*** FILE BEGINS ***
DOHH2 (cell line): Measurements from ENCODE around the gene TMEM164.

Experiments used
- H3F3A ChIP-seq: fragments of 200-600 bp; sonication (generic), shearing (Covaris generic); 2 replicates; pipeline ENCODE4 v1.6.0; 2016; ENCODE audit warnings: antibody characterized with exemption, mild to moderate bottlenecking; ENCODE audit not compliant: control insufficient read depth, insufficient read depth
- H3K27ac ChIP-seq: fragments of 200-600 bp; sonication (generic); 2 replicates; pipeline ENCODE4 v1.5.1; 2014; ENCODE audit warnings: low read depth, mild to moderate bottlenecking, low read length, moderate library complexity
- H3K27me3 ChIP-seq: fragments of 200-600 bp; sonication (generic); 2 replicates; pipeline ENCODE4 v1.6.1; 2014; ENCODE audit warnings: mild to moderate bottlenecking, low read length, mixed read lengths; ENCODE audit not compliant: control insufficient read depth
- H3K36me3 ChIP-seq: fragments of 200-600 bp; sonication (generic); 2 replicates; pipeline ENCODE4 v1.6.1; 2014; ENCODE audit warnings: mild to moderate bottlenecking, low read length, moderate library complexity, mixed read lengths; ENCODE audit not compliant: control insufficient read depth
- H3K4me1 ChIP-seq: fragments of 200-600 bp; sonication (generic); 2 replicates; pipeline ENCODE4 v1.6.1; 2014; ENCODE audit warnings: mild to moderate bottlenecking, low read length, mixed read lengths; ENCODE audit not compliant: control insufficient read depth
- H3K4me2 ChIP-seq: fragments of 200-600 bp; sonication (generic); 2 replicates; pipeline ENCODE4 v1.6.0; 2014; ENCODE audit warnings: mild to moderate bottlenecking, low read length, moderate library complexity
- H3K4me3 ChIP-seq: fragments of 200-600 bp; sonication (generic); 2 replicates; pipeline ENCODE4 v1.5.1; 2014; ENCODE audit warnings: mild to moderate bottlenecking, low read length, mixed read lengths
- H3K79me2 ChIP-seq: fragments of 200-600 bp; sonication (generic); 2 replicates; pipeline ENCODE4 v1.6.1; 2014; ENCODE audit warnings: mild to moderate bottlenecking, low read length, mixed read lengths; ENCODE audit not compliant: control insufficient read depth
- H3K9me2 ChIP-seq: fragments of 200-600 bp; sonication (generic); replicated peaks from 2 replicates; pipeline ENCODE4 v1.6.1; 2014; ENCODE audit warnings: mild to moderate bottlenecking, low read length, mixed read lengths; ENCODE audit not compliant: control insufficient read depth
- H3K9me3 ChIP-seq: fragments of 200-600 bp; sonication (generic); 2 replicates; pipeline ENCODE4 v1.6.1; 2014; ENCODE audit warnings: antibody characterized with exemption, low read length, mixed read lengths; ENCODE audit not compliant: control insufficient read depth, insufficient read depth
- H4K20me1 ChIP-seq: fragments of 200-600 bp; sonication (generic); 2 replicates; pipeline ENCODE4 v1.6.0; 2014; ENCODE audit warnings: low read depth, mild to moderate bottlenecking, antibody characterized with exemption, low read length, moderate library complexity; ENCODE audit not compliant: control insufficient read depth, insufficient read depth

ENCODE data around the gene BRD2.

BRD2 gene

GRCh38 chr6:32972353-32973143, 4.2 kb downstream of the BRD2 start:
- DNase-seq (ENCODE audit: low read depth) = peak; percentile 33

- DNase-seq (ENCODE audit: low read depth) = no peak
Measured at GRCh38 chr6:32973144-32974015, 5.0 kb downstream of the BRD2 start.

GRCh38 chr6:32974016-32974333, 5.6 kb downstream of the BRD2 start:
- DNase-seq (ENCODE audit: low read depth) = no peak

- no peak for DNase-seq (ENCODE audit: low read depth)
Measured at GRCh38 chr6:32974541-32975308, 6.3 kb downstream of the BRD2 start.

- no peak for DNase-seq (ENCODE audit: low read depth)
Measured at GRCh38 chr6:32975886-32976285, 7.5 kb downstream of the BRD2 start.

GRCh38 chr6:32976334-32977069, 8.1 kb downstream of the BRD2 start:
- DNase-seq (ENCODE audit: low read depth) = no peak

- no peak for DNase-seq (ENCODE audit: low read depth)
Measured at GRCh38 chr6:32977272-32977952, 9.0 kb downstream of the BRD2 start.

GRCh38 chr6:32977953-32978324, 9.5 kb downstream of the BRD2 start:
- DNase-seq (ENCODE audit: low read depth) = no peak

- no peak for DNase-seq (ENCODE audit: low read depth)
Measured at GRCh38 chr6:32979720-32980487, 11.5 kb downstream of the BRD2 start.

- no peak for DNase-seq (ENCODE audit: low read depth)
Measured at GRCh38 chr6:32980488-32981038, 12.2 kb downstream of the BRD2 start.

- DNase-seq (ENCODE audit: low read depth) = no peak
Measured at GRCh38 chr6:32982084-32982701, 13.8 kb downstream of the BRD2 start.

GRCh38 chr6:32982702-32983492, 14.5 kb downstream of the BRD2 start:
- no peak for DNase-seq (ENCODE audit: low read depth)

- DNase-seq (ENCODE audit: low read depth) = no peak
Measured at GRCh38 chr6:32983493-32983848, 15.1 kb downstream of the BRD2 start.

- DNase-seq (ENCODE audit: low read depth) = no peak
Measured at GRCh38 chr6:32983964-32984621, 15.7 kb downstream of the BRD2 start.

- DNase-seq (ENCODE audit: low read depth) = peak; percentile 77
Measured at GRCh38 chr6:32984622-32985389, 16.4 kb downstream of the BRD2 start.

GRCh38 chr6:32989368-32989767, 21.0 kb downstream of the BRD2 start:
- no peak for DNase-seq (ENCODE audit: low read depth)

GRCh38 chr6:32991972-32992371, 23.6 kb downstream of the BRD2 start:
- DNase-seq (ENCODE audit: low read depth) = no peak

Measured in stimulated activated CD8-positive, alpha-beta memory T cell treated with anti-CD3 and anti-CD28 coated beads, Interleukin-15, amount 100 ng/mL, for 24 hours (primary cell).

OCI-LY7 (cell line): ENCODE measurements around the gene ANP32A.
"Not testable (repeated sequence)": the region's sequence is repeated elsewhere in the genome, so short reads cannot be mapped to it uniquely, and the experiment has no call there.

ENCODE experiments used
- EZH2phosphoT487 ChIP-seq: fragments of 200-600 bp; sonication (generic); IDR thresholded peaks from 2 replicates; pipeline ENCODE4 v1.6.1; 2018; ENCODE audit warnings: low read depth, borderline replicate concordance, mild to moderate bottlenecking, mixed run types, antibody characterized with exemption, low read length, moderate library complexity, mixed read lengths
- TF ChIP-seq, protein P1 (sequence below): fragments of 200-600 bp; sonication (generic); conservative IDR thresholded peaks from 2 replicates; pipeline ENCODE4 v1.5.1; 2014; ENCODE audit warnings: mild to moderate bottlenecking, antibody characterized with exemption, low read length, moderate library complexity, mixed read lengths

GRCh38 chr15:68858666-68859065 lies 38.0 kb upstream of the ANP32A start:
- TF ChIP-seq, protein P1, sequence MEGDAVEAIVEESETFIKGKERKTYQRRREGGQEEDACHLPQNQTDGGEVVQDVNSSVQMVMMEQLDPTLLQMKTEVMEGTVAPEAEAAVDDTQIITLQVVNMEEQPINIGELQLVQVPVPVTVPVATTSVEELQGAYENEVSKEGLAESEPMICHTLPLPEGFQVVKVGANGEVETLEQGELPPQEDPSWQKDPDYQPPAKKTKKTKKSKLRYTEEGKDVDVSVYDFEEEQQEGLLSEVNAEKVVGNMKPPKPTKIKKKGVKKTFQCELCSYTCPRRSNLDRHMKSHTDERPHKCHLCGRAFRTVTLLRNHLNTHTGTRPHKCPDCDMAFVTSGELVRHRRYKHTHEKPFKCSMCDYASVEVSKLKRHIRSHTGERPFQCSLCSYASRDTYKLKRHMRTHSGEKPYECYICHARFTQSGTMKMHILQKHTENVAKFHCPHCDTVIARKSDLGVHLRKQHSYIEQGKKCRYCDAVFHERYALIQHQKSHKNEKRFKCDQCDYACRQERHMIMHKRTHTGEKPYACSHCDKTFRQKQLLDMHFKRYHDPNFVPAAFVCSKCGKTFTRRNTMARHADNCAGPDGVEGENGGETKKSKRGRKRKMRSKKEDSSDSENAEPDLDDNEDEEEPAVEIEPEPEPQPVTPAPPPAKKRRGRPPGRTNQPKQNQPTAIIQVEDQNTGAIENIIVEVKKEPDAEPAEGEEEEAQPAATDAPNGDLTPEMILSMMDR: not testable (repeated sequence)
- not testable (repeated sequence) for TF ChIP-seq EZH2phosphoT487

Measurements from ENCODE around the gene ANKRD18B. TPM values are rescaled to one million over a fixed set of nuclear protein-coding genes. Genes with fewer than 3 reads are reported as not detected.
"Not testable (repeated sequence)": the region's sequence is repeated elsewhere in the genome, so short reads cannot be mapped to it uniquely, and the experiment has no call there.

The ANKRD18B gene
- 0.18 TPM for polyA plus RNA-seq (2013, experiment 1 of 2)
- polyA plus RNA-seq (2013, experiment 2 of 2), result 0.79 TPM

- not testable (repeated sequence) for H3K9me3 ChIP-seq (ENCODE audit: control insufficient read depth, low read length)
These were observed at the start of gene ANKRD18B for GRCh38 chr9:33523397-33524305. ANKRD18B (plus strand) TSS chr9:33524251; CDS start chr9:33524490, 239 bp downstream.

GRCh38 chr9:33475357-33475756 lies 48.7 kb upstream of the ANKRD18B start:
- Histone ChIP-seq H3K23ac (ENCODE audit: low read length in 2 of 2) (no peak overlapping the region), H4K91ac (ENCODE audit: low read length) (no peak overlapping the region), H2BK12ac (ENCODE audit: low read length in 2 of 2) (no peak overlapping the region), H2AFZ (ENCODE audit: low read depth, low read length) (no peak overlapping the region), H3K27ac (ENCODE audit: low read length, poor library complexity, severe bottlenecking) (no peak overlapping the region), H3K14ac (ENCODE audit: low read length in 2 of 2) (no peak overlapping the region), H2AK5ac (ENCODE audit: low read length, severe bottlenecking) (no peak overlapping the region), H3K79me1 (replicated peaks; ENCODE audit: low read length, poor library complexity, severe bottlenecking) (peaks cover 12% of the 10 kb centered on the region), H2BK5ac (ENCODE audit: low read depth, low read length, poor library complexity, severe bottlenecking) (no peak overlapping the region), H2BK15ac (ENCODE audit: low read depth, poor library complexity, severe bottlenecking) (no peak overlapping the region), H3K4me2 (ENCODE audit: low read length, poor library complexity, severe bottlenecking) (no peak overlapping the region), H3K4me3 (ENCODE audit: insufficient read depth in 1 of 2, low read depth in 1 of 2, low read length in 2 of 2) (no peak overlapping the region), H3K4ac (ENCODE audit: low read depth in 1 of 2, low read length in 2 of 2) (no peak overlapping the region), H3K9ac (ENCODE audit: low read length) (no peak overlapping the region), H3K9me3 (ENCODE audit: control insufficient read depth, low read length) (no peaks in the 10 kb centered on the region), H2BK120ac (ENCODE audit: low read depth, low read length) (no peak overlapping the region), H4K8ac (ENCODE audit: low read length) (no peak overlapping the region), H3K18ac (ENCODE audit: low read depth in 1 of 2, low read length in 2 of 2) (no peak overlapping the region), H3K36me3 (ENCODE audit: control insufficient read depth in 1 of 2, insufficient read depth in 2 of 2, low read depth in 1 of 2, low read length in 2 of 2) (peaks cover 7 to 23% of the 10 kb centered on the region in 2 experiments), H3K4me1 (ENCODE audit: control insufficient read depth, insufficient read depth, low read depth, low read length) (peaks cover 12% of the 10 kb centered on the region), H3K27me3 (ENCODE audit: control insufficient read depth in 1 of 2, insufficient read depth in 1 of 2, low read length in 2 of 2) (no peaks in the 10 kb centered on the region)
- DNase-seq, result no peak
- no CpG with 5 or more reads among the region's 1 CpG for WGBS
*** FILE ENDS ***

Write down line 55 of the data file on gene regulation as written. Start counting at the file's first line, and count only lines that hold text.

- TF ChIP-seq, protein P1 (sequence below): fragments of 200-600 bp; sonication (generic); conservative IDR thresholded peaks from 2 replicates; pipeline ENCODE4 v1.5.1; 2014; ENCODE audit warnings: mild to moderate bottlenecking, antibody characterized with exemption, low read length, moderate library complexity, mixed read lengths